Bright water: hydrosols, water conservation and climate change
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- Seitz, R. Climatic Change (2011) 105: 365. doi:10.1007/s10584-010-9965-8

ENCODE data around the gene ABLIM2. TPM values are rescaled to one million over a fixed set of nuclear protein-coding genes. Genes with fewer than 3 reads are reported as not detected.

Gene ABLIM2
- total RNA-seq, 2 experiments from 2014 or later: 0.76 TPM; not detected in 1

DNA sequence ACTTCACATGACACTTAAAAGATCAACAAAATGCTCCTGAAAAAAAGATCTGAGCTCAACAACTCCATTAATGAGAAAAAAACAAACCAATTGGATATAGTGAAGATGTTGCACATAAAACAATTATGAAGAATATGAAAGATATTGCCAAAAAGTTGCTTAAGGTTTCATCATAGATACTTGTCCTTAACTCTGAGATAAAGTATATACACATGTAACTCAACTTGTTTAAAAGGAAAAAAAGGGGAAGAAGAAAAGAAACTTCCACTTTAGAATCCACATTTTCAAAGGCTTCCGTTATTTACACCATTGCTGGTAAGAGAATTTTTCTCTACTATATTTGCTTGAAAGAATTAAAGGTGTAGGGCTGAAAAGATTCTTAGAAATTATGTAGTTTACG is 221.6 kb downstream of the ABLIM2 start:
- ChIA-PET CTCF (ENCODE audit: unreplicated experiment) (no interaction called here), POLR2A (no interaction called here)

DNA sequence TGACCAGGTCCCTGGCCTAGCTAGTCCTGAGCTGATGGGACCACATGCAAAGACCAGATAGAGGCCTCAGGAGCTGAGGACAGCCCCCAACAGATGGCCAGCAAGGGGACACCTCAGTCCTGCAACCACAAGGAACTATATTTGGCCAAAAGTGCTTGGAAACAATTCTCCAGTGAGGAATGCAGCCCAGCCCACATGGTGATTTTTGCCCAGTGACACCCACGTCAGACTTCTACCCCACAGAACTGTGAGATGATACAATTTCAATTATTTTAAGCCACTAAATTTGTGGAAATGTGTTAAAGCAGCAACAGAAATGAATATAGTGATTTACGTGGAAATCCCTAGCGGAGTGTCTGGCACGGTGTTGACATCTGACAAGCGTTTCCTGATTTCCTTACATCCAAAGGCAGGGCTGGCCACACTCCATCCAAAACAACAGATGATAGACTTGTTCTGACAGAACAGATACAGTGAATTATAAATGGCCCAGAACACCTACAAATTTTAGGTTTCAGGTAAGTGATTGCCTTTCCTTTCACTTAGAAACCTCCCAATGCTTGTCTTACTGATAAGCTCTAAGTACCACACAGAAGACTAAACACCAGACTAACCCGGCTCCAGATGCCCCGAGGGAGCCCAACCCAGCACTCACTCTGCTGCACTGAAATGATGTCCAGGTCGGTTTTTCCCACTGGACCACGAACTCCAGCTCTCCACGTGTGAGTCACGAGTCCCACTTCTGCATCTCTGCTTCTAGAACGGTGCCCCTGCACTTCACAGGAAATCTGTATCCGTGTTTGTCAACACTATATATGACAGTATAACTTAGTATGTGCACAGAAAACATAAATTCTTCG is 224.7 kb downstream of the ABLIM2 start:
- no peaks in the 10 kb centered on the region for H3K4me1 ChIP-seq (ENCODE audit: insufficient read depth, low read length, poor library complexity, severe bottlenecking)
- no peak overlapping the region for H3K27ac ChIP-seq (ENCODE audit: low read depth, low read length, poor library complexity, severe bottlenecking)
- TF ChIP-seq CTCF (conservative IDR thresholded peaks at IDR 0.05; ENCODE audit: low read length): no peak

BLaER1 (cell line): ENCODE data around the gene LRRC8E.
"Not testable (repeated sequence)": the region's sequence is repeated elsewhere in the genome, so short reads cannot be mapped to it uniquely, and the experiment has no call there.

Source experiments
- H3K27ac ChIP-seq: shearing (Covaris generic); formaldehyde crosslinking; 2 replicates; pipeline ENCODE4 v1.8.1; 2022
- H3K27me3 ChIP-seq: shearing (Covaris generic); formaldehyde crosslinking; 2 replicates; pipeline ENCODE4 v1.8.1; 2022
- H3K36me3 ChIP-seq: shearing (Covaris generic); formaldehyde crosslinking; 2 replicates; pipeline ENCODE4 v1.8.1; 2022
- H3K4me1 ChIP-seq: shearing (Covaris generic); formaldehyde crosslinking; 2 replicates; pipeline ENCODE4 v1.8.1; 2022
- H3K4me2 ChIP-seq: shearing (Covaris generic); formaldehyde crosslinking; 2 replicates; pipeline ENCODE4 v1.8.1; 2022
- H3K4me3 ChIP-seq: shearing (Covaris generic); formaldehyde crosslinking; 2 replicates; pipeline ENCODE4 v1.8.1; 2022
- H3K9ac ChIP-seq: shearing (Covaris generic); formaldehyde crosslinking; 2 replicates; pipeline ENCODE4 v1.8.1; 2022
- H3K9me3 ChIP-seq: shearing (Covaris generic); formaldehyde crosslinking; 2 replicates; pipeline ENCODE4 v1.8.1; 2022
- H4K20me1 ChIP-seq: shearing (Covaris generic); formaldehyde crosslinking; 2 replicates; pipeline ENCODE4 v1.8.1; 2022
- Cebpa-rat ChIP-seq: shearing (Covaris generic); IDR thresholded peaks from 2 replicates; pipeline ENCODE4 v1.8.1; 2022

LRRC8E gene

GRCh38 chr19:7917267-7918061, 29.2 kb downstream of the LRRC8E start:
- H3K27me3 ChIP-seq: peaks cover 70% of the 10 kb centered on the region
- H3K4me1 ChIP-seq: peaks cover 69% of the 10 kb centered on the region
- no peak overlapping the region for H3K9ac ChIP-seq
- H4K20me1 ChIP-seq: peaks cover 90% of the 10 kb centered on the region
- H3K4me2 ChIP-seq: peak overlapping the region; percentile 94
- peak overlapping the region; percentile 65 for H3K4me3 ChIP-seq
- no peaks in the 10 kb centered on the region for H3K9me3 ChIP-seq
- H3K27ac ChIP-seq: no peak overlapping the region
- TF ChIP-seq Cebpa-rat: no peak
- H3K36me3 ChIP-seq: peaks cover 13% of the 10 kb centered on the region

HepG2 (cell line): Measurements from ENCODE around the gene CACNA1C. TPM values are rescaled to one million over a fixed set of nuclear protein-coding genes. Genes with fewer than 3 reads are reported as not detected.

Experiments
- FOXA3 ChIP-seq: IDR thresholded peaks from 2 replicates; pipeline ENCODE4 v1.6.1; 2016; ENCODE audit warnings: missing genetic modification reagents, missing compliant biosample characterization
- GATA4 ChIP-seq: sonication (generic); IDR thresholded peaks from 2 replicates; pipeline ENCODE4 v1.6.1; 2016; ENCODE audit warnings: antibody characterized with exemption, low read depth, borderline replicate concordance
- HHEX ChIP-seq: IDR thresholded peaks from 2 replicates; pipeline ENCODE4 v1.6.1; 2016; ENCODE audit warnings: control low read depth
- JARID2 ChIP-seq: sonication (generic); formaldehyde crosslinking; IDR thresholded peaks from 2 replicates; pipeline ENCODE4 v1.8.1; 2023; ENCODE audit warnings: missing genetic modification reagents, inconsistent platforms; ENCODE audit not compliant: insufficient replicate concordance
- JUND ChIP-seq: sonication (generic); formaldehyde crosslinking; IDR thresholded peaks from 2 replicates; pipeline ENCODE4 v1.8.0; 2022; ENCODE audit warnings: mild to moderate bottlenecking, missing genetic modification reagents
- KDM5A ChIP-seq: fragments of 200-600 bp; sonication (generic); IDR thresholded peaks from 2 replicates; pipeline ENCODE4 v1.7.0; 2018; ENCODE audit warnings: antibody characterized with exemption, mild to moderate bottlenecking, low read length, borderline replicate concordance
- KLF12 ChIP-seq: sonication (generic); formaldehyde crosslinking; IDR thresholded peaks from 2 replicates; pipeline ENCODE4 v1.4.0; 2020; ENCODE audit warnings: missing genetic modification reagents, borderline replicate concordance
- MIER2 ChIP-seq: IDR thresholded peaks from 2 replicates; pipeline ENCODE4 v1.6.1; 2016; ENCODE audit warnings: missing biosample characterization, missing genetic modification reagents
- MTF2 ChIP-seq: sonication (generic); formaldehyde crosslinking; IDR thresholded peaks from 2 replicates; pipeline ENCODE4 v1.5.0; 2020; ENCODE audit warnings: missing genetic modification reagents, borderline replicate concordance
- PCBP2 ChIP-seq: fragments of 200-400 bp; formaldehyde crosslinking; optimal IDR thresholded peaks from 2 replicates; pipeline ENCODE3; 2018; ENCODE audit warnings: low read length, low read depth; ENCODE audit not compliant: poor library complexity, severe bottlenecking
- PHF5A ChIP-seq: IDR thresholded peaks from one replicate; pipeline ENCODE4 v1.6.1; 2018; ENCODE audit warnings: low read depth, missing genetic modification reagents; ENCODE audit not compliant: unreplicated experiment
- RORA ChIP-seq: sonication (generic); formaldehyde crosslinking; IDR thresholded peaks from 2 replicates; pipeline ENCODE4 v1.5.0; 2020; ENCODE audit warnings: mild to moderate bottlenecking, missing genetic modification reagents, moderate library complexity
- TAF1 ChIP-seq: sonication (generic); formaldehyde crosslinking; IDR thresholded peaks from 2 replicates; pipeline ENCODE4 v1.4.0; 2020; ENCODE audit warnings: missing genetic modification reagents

Because air–water and water–air interfaces are equally refractive, cloud droplets and microbubbles dispersed in bodies of water reflect sunlight in much the same way. The lifetime of sunlight-reflecting microbubbles, and hence the scale on which they may be applied, depends on Stokes Law and the influence of ambient or added surfactants. Small bubbles backscatter light more efficiently than large ones, opening the possibility of using highly dilute micron-radius hydrosols to substantially brighten surface waters. Such microbubbles can noticeably increase water surface reflectivity, even at volume fractions of parts per million and such loadings can be created at an energy cost as low as J m − 2 to initiate and mW m − 2 to sustain. Increasing water albedo in this way can reduce solar energy absorption by as much as 100 W m − 2, potentially reducing equilibrium temperatures of standing water bodies by several Kelvins. While aerosols injected into the stratosphere tend to alter climate globally, hydrosols can be used to modulate surface albedo, locally and reversibly, without risk of degrading the ozone layer or altering the color of the sky. The low energy cost of microbubbles suggests a new approach to solar radiation management in water conservation and geoengineering: Don’t dim the Sun; Brighten the water.
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